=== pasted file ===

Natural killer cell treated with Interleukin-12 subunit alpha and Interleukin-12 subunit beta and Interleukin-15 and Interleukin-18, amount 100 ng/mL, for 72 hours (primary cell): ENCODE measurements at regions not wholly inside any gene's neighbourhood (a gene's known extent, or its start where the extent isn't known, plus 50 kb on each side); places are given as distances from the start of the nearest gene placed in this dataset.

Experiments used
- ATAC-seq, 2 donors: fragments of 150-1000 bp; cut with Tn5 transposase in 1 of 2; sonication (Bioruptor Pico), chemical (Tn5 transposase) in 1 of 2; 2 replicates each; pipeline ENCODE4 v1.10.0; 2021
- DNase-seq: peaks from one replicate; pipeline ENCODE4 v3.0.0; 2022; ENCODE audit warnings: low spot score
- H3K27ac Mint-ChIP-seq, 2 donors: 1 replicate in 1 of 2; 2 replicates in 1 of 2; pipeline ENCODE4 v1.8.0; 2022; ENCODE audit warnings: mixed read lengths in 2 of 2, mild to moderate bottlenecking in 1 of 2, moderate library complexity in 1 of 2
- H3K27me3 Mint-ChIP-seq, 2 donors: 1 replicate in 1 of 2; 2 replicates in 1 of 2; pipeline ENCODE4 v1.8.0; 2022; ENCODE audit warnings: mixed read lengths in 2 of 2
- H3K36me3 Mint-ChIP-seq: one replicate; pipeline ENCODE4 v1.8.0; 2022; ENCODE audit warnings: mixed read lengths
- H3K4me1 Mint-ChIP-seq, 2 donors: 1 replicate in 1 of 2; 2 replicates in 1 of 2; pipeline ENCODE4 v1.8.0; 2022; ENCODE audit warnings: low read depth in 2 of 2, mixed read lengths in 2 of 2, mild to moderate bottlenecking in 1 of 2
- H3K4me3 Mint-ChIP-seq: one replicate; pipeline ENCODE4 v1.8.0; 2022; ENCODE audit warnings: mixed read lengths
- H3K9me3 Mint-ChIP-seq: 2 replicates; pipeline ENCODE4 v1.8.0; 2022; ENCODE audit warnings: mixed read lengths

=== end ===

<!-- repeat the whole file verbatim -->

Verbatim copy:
Natural killer cell treated with Interleukin-12 subunit alpha and Interleukin-12 subunit beta and Interleukin-15 and Interleukin-18, amount 100 ng/mL, for 72 hours (primary cell): ENCODE measurements at regions not wholly inside any gene's neighbourhood (a gene's known extent, or its start where the extent isn't known, plus 50 kb on each side); places are given as distances from the start of the nearest gene placed in this dataset.

Experiments used
- ATAC-seq, 2 donors: fragments of 150-1000 bp; cut with Tn5 transposase in 1 of 2; sonication (Bioruptor Pico), chemical (Tn5 transposase) in 1 of 2; 2 replicates each; pipeline ENCODE4 v1.10.0; 2021
- DNase-seq: peaks from one replicate; pipeline ENCODE4 v3.0.0; 2022; ENCODE audit warnings: low spot score
- H3K27ac Mint-ChIP-seq, 2 donors: 1 replicate in 1 of 2; 2 replicates in 1 of 2; pipeline ENCODE4 v1.8.0; 2022; ENCODE audit warnings: mixed read lengths in 2 of 2, mild to moderate bottlenecking in 1 of 2, moderate library complexity in 1 of 2
- H3K27me3 Mint-ChIP-seq, 2 donors: 1 replicate in 1 of 2; 2 replicates in 1 of 2; pipeline ENCODE4 v1.8.0; 2022; ENCODE audit warnings: mixed read lengths in 2 of 2
- H3K36me3 Mint-ChIP-seq: one replicate; pipeline ENCODE4 v1.8.0; 2022; ENCODE audit warnings: mixed read lengths
- H3K4me1 Mint-ChIP-seq, 2 donors: 1 replicate in 1 of 2; 2 replicates in 1 of 2; pipeline ENCODE4 v1.8.0; 2022; ENCODE audit warnings: low read depth in 2 of 2, mixed read lengths in 2 of 2, mild to moderate bottlenecking in 1 of 2
- H3K4me3 Mint-ChIP-seq: one replicate; pipeline ENCODE4 v1.8.0; 2022; ENCODE audit warnings: mixed read lengths
- H3K9me3 Mint-ChIP-seq: 2 replicates; pipeline ENCODE4 v1.8.0; 2022; ENCODE audit warnings: mixed read lengths